The Department of Emergency Management's mission is to help the University prepare for, respond to, recover from, and reduce the effects of disasters. Our mission is accomplished through preparedness, response, recovery and mitigation.
DEM serves the Twin Cities, Crookston, Duluth, Morris and Rochester campuses.
Winter Weather Tips
Try to stay indoors during extremely cold weather. Make any trips outside as brief as possible, and remember these tips below to protect your health and safety.
- If you have to do heavy outdoor chores, work slowly.
- Avoid walking on ice or getting wet.
- Notify friends and family where you will be before you go hiking, camping, or skiing.
- Avoid traveling on ice-covered roads, overpasses, and bridges if at all possible.
- If you are stranded, it is safest to stay in your car.
Dress warmly and stay dry
What to wear
- A hat
- A scarf or knit mask to cover face and mouth
- Sleeves that are snug at the wrist
- Mittens (they are warmer than gloves)
- Water-resistant coat and boots
- Several layers of loose-fitting clothing
- Inner Layer: Wear fabrics that will hold more body heat and don’t absorb moisture. Wool, silk, or polypropylene will hold more body heat than cotton.
- Insulation Layer: An insulation layer will help you retain heat by trapping air close to your body. Natural fibers, like wool or goose down, or a classic fleece work best.
- Outer Layer: The outermost layer helps protect you from wind, rain, and snow. It should be tightly woven, and preferably water and wind resistant, to reduce loss of body heat.
- Stay dry—wet clothing chills the body rapidly.
- Excess perspiration will increase heat loss, so remove extra layers of clothing whenever you feel too warm.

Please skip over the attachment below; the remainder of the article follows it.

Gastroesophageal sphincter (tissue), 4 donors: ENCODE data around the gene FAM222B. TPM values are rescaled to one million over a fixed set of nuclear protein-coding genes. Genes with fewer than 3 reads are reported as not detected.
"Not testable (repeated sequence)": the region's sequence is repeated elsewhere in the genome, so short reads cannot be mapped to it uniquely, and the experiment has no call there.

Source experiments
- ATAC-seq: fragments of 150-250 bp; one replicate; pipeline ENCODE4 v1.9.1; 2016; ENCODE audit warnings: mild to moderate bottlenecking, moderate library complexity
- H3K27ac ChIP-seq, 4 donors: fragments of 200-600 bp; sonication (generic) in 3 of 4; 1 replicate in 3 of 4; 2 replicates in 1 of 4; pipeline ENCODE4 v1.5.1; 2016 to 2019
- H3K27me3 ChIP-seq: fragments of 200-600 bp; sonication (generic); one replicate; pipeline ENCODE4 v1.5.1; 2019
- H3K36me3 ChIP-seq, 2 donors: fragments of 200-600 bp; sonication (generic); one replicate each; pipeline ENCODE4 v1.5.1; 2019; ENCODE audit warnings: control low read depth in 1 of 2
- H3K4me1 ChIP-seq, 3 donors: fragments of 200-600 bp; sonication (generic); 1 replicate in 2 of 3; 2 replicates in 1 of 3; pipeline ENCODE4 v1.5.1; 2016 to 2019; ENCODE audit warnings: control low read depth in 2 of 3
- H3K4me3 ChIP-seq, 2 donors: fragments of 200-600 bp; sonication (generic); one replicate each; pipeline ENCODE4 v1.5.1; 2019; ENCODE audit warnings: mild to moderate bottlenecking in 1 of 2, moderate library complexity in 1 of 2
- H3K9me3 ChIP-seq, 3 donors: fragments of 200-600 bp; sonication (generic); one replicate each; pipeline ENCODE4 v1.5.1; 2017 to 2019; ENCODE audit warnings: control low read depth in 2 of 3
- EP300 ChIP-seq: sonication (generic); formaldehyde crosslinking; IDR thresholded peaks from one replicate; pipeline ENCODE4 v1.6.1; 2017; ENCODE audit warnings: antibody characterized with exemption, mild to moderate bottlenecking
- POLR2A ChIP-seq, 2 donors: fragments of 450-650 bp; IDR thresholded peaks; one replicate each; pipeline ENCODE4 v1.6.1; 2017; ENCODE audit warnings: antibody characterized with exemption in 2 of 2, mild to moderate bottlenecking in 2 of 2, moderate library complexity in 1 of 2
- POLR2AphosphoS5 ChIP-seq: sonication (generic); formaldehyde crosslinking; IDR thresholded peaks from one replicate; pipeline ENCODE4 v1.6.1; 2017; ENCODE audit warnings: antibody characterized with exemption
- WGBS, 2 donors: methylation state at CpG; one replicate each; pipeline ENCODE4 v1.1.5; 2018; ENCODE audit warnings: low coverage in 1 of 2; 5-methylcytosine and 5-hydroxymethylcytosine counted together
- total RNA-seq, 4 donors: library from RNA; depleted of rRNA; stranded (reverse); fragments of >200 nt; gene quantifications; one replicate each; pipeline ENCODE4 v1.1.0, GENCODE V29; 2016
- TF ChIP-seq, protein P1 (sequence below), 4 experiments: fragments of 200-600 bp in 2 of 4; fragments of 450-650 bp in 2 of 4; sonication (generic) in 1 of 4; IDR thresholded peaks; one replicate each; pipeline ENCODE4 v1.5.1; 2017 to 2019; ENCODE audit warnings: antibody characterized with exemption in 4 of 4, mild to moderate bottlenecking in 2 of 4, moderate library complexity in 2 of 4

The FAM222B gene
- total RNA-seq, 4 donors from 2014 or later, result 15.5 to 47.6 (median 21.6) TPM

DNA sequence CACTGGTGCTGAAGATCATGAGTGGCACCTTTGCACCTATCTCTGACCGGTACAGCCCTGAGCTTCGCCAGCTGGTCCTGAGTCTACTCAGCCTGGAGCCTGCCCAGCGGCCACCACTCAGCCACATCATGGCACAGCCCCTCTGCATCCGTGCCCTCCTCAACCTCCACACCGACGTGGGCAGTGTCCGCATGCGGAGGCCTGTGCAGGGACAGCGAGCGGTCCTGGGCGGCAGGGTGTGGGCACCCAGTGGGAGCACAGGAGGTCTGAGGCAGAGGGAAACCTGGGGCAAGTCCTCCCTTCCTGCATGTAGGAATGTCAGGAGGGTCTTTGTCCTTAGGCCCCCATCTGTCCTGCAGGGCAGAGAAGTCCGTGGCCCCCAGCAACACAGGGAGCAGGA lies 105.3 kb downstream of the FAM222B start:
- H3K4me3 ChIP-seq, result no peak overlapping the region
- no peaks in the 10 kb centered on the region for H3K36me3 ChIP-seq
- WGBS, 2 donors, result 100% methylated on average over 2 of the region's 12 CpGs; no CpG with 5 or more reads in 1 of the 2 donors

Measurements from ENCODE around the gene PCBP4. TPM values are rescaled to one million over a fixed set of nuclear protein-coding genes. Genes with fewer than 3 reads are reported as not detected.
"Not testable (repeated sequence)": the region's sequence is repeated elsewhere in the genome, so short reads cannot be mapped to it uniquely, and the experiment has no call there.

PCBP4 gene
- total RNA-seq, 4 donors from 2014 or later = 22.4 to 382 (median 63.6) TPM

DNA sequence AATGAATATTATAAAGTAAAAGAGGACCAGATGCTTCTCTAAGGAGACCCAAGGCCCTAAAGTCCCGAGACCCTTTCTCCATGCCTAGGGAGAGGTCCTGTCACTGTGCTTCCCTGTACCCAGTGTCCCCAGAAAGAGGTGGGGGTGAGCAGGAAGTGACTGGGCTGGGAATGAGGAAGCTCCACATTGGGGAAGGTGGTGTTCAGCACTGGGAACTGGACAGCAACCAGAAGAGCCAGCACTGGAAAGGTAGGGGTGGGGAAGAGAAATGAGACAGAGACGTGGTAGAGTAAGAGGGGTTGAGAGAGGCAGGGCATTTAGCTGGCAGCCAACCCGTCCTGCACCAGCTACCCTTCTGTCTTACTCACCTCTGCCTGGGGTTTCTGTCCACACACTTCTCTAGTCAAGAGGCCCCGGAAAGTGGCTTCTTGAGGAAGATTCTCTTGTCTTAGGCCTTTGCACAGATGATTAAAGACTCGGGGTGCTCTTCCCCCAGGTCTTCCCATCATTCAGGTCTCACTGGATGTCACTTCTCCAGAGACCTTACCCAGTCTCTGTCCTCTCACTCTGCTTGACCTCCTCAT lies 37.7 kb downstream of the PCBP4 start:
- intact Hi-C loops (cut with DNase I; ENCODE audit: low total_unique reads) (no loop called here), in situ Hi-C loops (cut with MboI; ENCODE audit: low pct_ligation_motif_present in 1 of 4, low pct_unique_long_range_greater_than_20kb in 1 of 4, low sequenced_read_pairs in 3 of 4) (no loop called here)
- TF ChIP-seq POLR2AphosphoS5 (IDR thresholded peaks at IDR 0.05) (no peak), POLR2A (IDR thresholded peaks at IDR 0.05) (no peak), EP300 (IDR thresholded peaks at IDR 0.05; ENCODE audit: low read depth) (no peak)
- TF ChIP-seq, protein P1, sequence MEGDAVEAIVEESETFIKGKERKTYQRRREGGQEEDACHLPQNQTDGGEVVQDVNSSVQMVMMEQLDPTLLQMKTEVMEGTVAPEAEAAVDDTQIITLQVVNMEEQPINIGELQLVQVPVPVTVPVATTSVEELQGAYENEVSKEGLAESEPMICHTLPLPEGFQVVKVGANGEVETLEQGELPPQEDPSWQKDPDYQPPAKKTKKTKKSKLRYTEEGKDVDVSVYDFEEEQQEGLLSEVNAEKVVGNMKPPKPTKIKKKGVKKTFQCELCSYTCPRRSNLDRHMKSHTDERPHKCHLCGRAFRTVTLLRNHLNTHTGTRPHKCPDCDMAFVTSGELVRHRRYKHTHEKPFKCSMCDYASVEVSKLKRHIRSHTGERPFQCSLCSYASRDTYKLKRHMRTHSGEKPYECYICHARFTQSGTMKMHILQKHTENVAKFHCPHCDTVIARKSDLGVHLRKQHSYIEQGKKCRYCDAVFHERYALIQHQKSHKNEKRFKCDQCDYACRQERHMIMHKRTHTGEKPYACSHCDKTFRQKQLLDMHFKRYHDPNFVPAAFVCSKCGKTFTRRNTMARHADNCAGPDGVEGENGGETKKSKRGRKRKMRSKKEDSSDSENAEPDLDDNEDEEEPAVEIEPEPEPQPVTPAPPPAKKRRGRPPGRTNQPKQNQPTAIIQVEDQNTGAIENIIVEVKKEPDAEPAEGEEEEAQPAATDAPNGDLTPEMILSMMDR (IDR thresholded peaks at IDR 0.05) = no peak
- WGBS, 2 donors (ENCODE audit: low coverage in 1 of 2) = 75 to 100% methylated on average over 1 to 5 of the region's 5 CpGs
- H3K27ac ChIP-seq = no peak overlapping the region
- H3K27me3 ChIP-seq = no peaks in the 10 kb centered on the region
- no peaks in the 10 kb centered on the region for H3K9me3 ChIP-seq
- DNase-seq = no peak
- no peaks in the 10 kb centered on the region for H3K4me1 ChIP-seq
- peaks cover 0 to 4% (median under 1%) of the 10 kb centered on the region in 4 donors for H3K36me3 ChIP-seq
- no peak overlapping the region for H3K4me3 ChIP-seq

- Also, avoid getting gasoline or alcohol on your skin while de-icing and fueling your car or using a snow blower. These materials in contact with the skin greatly increase heat loss from the body.
- Do not ignore shivering. It’s an important first sign that the body is losing heat. Persistent shivering is a signal to return indoors.
See FEMA's Be Prepared for a Winter Storm information for more safety tips.
National Weather Service Forecast Information
- National Weather Service Twin Cities
- National Weather Service Weather Story
- National Weather Service Twin Cities Winter Weather
Gun Violence PSA
Following is a PSA that was created in the wake of the Sandy Hook Elementary tragedy. Would you recognize the signs of gun violence?
If You See Something Say Something
If you see something suspicious taking place on campus, report that behavior or activity to the UMPD, or in the case of emergency call 9-1-1. Factors such as race, ethnicity, national origin, or religious affiliation alone are not suspicious. You should report only suspicious behavior and situations (e.g., an unattended backpack in a public place or someone trying to break into a restricted area) rather than beliefs, thoughts, ideas, expressions, associations, or speech unrelated to terrorism or other criminal activity.
If your department is interested in a "See Something, Say Something" poster to display, please contact DEM. The posters are available in English and Somali.
NOAA Weather-Ready Nation AmbassadorTM
The Department of Emergency Management has been designated as a NOAA Weather-Ready Nation AmbassadorTM. The Weather-Ready Nation Ambassador initiative is an effort to formally recognize NOAA partners who are improving the nation’s readiness against extreme weather, water, and climate events. As a Weather-Ready Nation Ambassador, DEM is committed to work with NOAA and other Ambassadors to strengthen national resilience against extreme weather.
System-wide responsibility for developing, implementing & sustaining the emergency management program of the University.
University of Minnesota
Department of Emergency Management
2221 University Ave. SE
Minneapolis, MN 55414